There are two main types, corks and screw-caps.
Corks are produced from the bark of a cork tree, in the Quercus species. These cork trees can be harvested every few years. Removing the bark off of the trees does not harm them in any way; additionally a new layer of bark will form meaning the cork is a renewable resource. The majority of corks used for wine are produced from trees that grow in Portugal, Spain, France, and Italy. One benefit to cork is the slight bit of air that passes through them over time. This allows older wines to breath. The main drawback to natural corks is cork taint, a bacterial issue in the cork, which makes the wine inside the bottle smell like wet dogs or old wet cardboard. This has been limited though since corks are screened numerous times between the cork tree growers and the cork producers. To keep a natural cork working correctly a bottle must be inverted so the cork stays wet, otherwise the cork will dry out.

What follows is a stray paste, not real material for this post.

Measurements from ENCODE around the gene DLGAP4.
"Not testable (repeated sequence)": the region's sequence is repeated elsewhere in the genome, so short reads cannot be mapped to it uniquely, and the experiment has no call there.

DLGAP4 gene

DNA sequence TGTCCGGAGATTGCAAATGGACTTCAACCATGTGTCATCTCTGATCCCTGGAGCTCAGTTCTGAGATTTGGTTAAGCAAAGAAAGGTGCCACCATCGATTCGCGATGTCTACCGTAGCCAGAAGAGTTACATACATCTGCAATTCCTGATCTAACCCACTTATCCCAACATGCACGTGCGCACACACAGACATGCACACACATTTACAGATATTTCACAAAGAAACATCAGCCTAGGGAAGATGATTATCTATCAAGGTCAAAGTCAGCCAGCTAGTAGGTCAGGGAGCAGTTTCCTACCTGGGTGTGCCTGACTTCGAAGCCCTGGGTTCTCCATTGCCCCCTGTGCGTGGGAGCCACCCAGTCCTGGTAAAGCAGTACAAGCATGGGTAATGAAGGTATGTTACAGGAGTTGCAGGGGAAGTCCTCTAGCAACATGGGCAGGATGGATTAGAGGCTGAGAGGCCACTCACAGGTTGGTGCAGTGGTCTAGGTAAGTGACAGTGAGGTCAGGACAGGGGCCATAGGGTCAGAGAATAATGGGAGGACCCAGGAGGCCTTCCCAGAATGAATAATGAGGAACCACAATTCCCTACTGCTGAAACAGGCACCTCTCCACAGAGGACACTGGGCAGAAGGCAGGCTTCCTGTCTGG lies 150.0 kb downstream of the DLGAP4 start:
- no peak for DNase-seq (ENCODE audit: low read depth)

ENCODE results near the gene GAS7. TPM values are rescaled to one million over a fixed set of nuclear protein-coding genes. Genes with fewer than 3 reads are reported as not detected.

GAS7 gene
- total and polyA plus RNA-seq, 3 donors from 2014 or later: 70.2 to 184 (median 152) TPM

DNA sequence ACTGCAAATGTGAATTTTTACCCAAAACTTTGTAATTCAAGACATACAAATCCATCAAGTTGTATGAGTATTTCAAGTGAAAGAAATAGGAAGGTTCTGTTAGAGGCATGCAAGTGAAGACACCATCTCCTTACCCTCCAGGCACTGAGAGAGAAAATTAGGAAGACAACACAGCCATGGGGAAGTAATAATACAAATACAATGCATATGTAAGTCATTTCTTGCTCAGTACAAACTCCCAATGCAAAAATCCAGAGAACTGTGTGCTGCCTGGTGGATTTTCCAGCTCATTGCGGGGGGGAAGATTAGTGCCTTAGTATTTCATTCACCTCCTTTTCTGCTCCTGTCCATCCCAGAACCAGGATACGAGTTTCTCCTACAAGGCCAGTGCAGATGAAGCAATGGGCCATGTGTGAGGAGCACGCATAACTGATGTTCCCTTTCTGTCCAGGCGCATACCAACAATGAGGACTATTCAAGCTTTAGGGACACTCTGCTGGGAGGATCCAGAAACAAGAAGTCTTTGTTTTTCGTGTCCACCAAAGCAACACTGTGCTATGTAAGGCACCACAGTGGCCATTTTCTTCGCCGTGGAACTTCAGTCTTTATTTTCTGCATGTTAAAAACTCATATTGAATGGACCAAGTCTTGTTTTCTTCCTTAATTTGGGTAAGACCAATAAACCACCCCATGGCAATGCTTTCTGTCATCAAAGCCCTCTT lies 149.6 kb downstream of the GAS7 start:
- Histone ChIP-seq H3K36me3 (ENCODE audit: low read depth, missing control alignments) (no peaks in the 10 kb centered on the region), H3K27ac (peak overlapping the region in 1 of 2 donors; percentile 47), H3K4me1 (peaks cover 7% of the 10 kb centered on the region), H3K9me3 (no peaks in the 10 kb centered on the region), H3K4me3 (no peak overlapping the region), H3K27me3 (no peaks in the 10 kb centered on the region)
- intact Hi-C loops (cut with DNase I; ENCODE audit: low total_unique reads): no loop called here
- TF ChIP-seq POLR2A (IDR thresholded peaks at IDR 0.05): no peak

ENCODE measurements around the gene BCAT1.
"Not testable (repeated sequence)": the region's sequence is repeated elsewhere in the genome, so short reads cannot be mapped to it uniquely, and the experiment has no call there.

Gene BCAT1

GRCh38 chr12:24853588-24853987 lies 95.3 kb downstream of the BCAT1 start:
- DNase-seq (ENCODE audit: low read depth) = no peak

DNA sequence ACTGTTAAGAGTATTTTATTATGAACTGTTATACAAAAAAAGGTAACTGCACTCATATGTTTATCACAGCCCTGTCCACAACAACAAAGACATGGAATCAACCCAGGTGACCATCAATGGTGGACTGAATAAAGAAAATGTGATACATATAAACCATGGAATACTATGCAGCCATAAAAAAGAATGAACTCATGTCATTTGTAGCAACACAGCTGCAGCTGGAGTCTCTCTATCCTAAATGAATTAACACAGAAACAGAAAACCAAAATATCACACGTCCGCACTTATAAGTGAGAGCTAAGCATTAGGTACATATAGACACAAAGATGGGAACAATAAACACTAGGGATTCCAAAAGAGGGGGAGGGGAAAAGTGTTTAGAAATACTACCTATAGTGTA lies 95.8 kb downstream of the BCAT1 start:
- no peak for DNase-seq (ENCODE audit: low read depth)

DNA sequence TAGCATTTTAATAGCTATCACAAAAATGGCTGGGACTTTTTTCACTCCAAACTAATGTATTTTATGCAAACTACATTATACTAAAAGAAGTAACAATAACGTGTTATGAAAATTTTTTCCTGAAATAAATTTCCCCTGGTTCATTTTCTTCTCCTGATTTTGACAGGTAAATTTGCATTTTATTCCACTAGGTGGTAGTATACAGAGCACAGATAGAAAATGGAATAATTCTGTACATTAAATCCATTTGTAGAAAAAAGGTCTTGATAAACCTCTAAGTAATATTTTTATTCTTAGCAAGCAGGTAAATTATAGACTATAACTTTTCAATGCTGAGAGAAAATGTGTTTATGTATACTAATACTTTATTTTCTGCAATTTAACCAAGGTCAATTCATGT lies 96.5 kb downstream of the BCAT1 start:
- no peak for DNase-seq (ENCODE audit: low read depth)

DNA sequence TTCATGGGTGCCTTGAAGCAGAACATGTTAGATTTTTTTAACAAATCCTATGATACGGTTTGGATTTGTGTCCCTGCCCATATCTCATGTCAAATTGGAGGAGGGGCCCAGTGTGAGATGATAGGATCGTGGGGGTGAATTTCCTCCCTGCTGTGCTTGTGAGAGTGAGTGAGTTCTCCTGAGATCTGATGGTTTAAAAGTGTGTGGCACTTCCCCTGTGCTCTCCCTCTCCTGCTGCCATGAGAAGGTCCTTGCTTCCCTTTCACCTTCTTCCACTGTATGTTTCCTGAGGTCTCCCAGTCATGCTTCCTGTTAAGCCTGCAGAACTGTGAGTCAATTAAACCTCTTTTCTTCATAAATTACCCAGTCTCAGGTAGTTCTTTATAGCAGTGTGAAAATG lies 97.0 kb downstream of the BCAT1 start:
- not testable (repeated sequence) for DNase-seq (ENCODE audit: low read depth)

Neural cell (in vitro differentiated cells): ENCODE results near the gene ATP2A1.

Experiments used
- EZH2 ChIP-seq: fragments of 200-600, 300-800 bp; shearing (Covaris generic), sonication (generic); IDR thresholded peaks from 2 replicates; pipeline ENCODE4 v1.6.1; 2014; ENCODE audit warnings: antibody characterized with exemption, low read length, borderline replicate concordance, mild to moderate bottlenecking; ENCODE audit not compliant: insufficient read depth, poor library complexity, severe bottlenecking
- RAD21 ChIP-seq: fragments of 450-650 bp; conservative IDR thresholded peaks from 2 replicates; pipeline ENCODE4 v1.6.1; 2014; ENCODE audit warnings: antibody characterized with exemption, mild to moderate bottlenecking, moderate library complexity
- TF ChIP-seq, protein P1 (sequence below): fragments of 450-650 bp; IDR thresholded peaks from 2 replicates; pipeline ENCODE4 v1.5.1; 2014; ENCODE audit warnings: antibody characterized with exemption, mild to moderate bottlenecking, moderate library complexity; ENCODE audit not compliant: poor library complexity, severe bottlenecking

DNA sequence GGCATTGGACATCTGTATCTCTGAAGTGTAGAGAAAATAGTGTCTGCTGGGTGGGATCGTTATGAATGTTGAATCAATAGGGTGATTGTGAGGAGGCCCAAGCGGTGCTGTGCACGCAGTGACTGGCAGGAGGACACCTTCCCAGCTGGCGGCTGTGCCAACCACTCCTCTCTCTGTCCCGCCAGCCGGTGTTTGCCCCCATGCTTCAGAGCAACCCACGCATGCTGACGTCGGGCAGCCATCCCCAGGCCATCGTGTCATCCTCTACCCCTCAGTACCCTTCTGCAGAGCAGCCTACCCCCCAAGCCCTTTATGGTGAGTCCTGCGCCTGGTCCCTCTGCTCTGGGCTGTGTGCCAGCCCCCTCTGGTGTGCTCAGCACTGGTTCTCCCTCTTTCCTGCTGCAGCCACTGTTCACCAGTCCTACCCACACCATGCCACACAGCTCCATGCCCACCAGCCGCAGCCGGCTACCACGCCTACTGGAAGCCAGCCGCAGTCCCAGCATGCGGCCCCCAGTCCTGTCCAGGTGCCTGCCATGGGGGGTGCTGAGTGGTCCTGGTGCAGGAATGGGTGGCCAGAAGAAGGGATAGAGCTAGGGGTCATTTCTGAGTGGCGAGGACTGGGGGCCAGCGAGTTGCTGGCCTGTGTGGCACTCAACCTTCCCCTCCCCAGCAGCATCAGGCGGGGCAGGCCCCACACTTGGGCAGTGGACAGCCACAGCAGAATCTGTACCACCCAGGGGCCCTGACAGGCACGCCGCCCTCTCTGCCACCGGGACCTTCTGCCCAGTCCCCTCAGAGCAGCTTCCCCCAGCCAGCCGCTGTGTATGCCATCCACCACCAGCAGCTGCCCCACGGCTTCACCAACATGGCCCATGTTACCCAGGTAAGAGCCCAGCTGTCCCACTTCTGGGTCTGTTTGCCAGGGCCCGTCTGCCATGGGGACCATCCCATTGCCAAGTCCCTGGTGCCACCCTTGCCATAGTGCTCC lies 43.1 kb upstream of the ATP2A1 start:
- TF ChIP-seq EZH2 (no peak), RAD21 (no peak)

Screw-caps are small metal shells that go over the opening in a bottle and twist off without the need for an opener. The main advantage for a screw-cap is the assurance of no cork taint. The down side is the lack of airflow across the closure over time; which is not beneficial to wine that should be aged for numerous years. Screw-caps are the main form of closure in Australia and New Zealand as high quality corks were difficult to obtain when these wine regions started to take off in the late 70’s and early 80’s.
Which closure do you prefer?
-Brian Tomasello 4th Generation Outer Coastal Plain Winemaker Tomasello Winery